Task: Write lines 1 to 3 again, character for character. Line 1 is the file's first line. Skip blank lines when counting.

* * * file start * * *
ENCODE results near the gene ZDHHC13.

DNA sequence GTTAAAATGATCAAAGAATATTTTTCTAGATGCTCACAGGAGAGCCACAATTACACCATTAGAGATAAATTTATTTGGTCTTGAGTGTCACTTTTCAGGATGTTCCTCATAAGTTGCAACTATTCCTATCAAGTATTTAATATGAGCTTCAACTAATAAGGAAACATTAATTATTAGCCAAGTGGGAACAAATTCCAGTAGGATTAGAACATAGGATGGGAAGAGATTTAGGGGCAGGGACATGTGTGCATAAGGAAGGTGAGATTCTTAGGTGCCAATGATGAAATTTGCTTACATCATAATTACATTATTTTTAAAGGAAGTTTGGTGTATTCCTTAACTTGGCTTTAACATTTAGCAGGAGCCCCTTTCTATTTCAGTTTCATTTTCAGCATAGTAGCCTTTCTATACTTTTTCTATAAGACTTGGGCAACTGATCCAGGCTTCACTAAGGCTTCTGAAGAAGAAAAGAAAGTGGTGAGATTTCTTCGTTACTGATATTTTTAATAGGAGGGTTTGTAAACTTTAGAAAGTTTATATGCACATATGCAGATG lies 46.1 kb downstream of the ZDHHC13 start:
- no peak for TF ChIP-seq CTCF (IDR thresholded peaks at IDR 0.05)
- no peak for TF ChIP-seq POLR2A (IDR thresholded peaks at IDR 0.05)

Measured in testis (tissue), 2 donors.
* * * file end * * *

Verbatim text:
ENCODE results near the gene ZDHHC13.

DNA sequence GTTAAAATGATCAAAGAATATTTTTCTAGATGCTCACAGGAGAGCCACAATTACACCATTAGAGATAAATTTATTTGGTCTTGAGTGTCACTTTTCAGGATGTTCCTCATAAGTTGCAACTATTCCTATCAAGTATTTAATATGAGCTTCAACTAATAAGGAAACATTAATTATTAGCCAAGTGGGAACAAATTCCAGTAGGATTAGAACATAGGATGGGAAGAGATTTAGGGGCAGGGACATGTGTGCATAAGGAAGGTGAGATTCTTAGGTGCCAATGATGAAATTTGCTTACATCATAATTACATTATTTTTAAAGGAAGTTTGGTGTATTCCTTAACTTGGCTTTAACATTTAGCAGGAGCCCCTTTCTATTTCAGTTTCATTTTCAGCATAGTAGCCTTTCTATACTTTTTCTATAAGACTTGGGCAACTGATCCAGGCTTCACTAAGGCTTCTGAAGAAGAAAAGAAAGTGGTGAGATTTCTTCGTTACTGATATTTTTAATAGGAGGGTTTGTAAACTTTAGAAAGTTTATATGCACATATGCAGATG lies 46.1 kb downstream of the ZDHHC13 start:
- no peak for TF ChIP-seq CTCF (IDR thresholded peaks at IDR 0.05)